A Rewarding BY SIMON GONZALEZ | PHOTOGRAPHY BY ALLISON POTTER
K-9 units carry out a variety of missions for local law enforcement agencies
K-9 Hanno successfully completes a suspect-search exercise, finding New Hanover County Deputy J. Day in one of six boxes at the county
There are 14 police dogs in New Hanover County — eight with the sheriff ’s
department, four with the Wilmington Police Department, and two with the Carolina
They are German shepherds, Belgian Malinois, a Hanoverian hound, a Labrador
retriever and a springer spaniel. They speak German, Dutch, French, Flemish, Czech.
They are extremely intelligent and expertly trained to carry out a variety of mis-sions
to support local law enforcement agencies, from drug detection to suspect
Their reward for a job well done is simple.
“When a dog is searching a car for narcotics, it’s not that he’s saying, ‘Oh, there’s
marijuana.’ He’s going, ‘Oh, there’s that smell that I know that a ball comes over my
head and I get rewarded,’” says Sgt. J. Stegall, a nine-year veteran of the sheriff ’s office
and handler of K-9 Jango, a German shepherd.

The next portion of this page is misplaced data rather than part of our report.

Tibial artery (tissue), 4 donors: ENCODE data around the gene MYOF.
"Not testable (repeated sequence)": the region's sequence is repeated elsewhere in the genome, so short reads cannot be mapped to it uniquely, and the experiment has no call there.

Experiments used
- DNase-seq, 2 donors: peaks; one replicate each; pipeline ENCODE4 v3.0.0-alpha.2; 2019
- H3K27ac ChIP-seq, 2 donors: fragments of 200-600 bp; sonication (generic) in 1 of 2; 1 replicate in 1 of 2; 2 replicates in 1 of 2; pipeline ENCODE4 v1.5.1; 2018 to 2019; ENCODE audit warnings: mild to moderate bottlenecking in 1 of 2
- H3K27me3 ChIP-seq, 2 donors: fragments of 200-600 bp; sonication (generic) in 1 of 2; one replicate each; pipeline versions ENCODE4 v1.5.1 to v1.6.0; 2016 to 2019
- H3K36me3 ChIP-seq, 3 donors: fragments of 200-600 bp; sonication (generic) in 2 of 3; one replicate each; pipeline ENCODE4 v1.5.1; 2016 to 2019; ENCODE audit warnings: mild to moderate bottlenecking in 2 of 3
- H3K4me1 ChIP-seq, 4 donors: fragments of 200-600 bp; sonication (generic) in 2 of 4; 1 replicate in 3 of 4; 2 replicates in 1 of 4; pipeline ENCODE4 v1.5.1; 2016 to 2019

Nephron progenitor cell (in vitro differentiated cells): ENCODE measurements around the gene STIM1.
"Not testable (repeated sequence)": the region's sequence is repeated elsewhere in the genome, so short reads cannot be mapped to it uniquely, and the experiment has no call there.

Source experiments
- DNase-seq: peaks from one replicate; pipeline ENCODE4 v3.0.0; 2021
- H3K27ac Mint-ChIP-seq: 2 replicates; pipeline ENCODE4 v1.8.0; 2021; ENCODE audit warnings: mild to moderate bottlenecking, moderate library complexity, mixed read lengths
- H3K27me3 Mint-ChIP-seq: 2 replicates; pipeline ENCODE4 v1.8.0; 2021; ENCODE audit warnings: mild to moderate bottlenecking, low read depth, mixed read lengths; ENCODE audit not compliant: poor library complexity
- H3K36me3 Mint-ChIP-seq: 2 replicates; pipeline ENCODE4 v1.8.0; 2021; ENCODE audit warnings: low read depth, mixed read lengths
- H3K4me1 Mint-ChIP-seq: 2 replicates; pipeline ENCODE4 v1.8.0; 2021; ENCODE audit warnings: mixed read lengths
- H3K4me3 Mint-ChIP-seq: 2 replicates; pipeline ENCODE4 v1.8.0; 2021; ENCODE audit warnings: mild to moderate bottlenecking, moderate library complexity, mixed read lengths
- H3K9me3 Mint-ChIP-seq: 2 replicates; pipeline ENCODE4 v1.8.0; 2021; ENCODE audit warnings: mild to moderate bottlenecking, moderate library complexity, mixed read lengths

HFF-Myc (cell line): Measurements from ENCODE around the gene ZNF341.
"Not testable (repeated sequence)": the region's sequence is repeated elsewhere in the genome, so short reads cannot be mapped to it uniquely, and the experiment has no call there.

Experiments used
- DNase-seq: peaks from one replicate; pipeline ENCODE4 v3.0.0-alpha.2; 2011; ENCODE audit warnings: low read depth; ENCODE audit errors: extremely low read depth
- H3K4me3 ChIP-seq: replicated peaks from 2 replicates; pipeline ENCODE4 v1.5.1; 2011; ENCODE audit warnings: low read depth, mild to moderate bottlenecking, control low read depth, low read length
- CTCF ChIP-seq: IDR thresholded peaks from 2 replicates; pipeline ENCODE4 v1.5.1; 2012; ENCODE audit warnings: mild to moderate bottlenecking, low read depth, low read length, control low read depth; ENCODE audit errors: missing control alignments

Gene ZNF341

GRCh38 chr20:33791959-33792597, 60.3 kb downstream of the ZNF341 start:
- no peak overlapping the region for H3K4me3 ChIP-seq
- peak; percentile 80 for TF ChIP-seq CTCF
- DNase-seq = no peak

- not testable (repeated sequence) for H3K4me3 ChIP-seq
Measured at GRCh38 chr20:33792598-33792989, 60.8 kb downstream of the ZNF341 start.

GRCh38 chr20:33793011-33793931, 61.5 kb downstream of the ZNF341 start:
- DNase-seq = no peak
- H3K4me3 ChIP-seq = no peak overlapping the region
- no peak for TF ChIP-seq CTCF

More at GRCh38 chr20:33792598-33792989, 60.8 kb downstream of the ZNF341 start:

Rewards vary. Balls. Tug toys. But typically not food.
“He loves to eat,” Sgt. D. Pellegrino of the Wilmington PD says of K-9 Maxx, his
German shepherd-Malinois mix. “He’ll take your hand off.”
Maxx’s reward for accomplishing a task is a vigorous game of tug.
The reward system is on full display during a day at the county training facility off
U.S. 74, near the west bank of the Cape Fear River.
One of the exercises simulates a suspect search. There are six boxes dispersed in a big
field. Deputy J. Day is hidden in one of them. Hanno, a large German shepherd, races
back and forth, seeking his quarry. He indicates on one of the boxes, and Day emerges.
G. Gregory, Hanno’s handler, takes out the dog’s toy. Man and animal play tug for a
couple of minutes, and then Hanno yanks it out of the deputy’s hands. He jumps on a
couple of other deputies, showing off his prize.
“Hanno found Deputy Day and he got a reward,” Stegall says. “When he jumped on
people he was saying, ‘Look what I did! Let’s play!’ He was showing off.”
When a police dog takes
down a suspect fleeing
the scene of a crime, he
isn’t making a value judg-ment.
The canine doesn’t
care about guilt or inno-cence,
wrong or right.
He’s oblivious to gender,
race, color or creed. If he
sinks his formidable teeth
into an arm or leg, he
isn’t being mean.